The man in question was historian, farmer and politician Jon Leirfall from Hegra near Stjørdal in 1920, and in retrospect the locals of Trøndelag and historians alike have probably nodded in approval at what initially sounds like a somewhat bombastic statement.
The fact that the Battle of Stiklestad in 1030 marks the transition from paganism to Christianity in Norway and that the country was ruled from Steinvikholmen Castle by Bishop Olav Engelbrektsson for several years around the Reformation are just two examples that support Leirfall’s claim.
It’s easy to think that historic attractions are old and charming and that it was impressive to erect them without a hoisting crane, and simply leave it at that. But many of these attractions deserve a bit more; for instance, that we reflect over the role they played in their time and the developments that have taken place since.
One of the first things you will hear if a local of Trøndelag starts telling you about the history of Trøndelag is the Battle of Stiklestad. King Olav II was on his way to Nidaros, as Trondheim was then called, to take power over Norway. Along the way, or more specifically at Stiklestad in Verdal, he was greeted by a peasant army, which had heard his plan and wanted to stop it. The battle ended with Olav’s death, and has subsequently been considered the most famous battle in the history of Norway.
Olav’s body was then taken to Nidaros, where he was buried on the banks of the Nidelva river. When his coffin was moved to more ground around a year later, it was discovered that his hair and nails had continued to grow and that Olav’s skin was still fresh. This led to him being canonized as Saint Olav, and as soon as the news spread pilgrims started coming to the saint from all over Europe to seek inner peace. The Pilgrim Paths to Trondheim, St. Olav Ways, now have the same European Cultural Route status as those leading to Rome and Santiago de Compostela, and each year the Nidarosdomen Cathedral is visited by increasingly more pilgrims.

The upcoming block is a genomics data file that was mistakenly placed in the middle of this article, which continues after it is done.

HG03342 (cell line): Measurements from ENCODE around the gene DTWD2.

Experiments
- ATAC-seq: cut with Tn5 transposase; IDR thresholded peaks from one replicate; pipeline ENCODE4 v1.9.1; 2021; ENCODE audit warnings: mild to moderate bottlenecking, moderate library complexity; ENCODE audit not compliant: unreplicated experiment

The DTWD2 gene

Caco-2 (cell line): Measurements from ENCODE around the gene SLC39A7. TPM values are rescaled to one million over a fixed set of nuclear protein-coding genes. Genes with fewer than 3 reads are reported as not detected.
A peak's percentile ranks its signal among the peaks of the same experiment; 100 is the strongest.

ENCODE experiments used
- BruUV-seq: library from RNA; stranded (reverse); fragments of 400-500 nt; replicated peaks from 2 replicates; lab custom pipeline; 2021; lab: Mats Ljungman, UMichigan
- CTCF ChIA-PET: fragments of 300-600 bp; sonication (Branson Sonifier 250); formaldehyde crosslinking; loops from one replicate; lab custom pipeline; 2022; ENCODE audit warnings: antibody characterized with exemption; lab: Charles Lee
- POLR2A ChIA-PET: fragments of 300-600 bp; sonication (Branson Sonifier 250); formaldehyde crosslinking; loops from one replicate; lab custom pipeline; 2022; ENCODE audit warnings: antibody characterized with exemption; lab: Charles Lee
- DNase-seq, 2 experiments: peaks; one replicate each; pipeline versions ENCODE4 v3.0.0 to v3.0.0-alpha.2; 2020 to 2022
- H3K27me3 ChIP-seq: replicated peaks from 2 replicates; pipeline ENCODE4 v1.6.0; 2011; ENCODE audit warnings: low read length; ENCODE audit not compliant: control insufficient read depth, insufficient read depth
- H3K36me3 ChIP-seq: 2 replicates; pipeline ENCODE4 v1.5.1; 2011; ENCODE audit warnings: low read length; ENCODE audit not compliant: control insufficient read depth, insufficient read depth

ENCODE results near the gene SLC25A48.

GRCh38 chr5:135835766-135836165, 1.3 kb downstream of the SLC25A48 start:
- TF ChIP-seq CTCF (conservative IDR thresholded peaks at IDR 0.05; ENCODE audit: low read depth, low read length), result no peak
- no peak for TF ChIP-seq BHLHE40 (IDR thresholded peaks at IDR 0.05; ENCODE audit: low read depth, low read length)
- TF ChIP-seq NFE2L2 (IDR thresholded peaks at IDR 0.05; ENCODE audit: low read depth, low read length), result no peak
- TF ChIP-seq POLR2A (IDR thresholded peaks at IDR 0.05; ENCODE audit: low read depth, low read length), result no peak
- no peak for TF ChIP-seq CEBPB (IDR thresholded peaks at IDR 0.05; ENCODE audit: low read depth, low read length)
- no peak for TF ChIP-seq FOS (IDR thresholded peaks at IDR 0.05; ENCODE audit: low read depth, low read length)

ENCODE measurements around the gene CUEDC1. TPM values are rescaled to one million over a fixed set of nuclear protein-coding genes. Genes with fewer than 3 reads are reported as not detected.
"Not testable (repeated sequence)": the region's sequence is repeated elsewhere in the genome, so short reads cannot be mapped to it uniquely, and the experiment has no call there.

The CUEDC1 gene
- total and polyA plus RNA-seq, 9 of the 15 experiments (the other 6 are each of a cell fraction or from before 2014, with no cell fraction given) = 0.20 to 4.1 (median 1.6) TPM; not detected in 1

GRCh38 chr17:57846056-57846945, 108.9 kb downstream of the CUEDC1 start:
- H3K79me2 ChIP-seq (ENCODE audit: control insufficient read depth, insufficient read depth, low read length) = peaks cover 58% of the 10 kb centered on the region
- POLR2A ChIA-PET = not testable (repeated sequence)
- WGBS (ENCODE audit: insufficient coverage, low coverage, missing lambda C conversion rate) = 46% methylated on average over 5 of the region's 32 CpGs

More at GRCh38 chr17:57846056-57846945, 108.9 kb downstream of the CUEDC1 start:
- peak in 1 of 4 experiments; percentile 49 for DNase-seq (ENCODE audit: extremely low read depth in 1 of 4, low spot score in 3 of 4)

For Stiklestad’s part, the history of the battle was part of the basis for the Stiklestad National Cultural Centre being built there. The centre conveys stories about what life was like at the time the battle, including during the annual Stiklestad Summer, which showcases old artisans, food traditions and martial arts. It’s also a venue for knowledge sharing and debate. The Saint Olav Drama performed on the battlefield during the annual Saint Olav Festival is largest open-air theatrical performance in the Nordic region.
Another place that is rich in history in our region is the mining town of Røros. Ever since a reindeer kicked the ground outside Røros and uncovered copper in the mountains, mining operations have played a major role for this small community. The mining operations resulted in a huge demand for labour as well as incomprehensible amounts of wood to heat up the mountain in the mines, so they became porous enough to extract the copper. The mining operations continued for more than 300 years. Røros is characterised by this activity to this day, also visually. Enormous slag heaps from the mines are situated right beside the town centre of Røros. It’s quite amazing that such large heaps are manmade. These slag heaps are known as Slagghaugan, which forms the backdrop for an outdoor musical theatre depicting the story of the when the Swedish Caroleans tried to seize the town in the early 18th century.
Røros is a gem of a small town, with narrow streets, colourful houses, an extremely active culinary environment with cafés and restaurants and a vibrant arts and crafts community. Several museum departments in the town centre also depict what life was like in Røros during the mining era.
The mining town of Røros with its more than 100 protected wooden houses was in 1980 inscribed on the UNESCO World Heritage List. In 2010 the original area on the list was expanded to include the so-called circumference, the area the mine occupied in order to get wood and labour for the copper mining operations.